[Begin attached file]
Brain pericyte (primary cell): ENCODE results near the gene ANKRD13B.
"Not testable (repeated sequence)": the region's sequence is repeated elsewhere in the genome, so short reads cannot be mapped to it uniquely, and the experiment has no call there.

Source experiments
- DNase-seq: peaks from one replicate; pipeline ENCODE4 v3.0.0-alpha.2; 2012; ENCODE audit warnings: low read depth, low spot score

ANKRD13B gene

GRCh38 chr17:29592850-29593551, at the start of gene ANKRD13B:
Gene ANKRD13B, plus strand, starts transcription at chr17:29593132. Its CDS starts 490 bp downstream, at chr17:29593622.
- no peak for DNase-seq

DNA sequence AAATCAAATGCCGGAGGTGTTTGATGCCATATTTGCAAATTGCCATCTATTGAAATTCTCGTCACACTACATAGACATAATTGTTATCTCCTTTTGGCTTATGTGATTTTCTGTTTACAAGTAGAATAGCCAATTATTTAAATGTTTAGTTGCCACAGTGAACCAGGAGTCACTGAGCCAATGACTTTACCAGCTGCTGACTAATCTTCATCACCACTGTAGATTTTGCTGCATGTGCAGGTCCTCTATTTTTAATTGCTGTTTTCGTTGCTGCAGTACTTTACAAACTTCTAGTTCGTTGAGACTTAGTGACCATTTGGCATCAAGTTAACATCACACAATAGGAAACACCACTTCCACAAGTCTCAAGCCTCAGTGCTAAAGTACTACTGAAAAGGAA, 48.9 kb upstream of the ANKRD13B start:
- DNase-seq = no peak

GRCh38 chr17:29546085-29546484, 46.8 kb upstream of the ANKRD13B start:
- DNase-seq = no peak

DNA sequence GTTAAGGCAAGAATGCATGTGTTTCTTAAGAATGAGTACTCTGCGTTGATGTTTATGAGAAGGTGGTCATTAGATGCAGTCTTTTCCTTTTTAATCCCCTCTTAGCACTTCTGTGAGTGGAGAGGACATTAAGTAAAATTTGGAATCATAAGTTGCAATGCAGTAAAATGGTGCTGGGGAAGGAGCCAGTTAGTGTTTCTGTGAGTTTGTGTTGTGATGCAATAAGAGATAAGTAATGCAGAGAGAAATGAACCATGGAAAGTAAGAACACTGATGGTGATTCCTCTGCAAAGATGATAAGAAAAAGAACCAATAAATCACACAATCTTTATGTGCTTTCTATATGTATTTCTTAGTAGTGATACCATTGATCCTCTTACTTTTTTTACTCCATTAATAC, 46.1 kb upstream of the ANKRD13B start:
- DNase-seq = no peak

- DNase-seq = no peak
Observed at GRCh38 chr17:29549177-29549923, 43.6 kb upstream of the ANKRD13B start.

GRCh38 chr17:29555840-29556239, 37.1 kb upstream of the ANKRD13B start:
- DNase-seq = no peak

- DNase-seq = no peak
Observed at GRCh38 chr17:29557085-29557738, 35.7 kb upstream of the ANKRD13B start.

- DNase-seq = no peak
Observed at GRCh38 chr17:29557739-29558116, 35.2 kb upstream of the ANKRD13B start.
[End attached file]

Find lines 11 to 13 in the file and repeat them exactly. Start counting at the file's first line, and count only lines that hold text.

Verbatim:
GRCh38 chr17:29546085-29546484, 46.8 kb upstream of the ANKRD13B start:
- DNase-seq = no peak

DNA sequence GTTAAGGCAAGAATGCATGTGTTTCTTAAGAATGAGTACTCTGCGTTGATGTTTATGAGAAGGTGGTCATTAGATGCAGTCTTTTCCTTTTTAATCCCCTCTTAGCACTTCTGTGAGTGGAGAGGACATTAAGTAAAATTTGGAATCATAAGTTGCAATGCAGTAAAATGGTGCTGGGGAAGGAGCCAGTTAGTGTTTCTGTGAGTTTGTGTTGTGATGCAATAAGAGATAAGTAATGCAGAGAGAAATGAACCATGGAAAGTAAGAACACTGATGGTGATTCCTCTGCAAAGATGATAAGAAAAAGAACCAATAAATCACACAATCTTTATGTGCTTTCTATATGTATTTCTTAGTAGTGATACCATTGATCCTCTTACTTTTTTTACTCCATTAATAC, 46.1 kb upstream of the ANKRD13B start: